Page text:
GRAND RAPIDS, Mich - It's the only program of its kind in the nation and it's right here in West Michigan.
"Nearly 100 percent of the people who come in to the P.I. Center are homeless.”
Dennis Vankampen calls Mel Trotter, the ministry of second chances.
He said, “We have had men and women who have used the public inebriate center for years.”
But the goal here is to end that cycle.
"Our desire is not that you live this life for a week let alone ten years, but we are always going to be here to help you move into a different life.”
And for some, moving into a different life starts here in the P.I. Unit.
Public inebriates, or P.I’s are brought to the center by police, paramedics, a good Samaritan, or sometimes, they come in on their own. Then, a registered nurse goes to work.
“Not only do they get the medical care they may need, but they also get the opportunity to get a shower, to get a meal, to get new clothing, and frankly, it gives us a chance to get to build a relationship with them to help them change their life.” Vankampen said.
Heather Boevey is one of the registered nurses in charge of doing just that.
She said, “Every single person who comes in here has a story. They're not just an alcoholic, they're not just a homeless person. They are a person with a story and a past. "
Hear one man's story here:
He is now 5 months sober after using the P.I. Unit on and off for about 12 years.
The next step is to get that P.I. connected with a local substance abuse program and then, ultimately, get them a home.
Dennis said, "We need to get people into housing as quickly as possible, we need to provide services for them to get over their addictions and to become functional and productive members of society.”
But as both Dennis and heather will tell you, it’s not always that easy.
For now, the unit only has 11 beds, as well as two separate rooms for female P.I.’s, but last year, those beds were used nearly 5,000 times, saving local hospitals money and keeping P.I's out of hospital rooms.
Denis said, “The benefit for the hospital is that when you have a patient who doesn't have a medical need to be in the hospital, yet they've come in to you have a legal obligation to treat them. What happens is then that takes up a bed for several mandatory hours. That's a bed someone with a real medical concern could be using. “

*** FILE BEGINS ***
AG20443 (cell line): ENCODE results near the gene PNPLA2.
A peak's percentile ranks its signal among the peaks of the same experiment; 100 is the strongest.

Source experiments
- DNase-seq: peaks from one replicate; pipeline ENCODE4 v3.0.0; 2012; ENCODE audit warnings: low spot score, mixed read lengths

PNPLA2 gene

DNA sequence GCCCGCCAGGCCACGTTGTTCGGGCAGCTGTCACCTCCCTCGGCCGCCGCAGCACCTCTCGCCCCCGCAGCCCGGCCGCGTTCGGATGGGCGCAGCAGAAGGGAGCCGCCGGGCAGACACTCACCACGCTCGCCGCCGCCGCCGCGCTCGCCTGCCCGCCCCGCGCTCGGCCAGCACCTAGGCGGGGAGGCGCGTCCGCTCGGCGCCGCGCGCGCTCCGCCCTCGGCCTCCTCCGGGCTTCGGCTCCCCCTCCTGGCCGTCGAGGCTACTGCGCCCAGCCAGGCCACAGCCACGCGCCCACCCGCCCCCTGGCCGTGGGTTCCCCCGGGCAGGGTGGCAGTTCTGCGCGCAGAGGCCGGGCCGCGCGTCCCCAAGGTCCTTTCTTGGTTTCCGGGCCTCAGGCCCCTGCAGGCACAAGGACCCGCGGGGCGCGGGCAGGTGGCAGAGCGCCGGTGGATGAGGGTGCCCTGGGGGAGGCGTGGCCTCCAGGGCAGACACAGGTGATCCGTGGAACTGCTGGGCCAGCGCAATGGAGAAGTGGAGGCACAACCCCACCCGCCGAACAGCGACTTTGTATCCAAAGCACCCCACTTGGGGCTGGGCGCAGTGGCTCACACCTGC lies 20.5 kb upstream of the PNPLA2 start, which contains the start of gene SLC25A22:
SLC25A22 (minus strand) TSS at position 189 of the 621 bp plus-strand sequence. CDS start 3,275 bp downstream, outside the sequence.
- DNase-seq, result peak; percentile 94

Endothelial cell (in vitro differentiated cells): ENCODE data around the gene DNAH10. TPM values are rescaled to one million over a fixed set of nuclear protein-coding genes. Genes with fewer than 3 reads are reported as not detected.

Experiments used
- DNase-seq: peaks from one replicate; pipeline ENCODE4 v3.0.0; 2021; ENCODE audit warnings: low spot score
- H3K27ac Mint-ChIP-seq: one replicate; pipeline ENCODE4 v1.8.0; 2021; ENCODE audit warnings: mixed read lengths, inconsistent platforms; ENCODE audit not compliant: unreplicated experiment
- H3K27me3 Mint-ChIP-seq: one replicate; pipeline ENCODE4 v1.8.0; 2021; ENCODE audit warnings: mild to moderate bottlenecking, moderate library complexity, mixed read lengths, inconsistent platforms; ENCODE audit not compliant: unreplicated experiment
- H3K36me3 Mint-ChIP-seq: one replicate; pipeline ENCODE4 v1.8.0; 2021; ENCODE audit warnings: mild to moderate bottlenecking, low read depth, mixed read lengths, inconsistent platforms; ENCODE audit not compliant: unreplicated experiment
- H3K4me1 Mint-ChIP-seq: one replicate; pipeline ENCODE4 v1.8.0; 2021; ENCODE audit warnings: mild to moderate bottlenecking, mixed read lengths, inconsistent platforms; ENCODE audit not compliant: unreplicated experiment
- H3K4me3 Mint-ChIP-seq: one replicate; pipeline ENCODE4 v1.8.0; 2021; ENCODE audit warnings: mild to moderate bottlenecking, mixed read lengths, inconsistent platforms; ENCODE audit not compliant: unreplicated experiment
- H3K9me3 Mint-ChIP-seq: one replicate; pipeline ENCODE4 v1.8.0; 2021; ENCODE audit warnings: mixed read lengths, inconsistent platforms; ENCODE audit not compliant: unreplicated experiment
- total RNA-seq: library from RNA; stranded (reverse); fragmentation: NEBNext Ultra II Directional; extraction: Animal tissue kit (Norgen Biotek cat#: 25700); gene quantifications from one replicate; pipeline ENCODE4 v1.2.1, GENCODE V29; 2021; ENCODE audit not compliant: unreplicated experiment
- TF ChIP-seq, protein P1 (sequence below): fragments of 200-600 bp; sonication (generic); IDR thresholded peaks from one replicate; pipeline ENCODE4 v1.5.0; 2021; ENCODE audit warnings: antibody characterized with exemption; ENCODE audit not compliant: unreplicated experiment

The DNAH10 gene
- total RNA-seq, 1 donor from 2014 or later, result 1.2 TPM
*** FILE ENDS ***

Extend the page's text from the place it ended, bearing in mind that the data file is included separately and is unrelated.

And while many P.I.’s still go to emergency rooms, Dennis said having an alternative is making a huge difference in the community.
“To have three competing hospitals partner together to fund a program like this…that just doesn't happen."
In fact, according to Dennis, the program has become so effective, it’s gaining national attention.
“We have had other missions from other states as well as right here in Michigan come here to tour, to explore how they can implement a program like this in their city.”
And with the need for programs like this in our area, Dennis said the public can help by humanizing the situation when they come across a P.I. or homeless person.
“It really is a person, its somebody's son, somebody's daughter, or somebody's dad. They were like us once. Most of them lived the same kind of life we live and because of circumstances sometimes because of their choices, oftentimes based on circumstances beyond their control, they're now in a situation they never wanted to be in and never thought they would be.”
Dennis and the nurses said it can be emotionally draining to see people at some of their worst times, but for them it’s all about getting them through to their best.
“We have people who came through P.I. and now they are pastors, they've gone through seminary. We have people who come through P.I. and they are now working for heating and cooling companies and are married with a family, never to return again.”
For more information, you can visit the Mel Trotter website.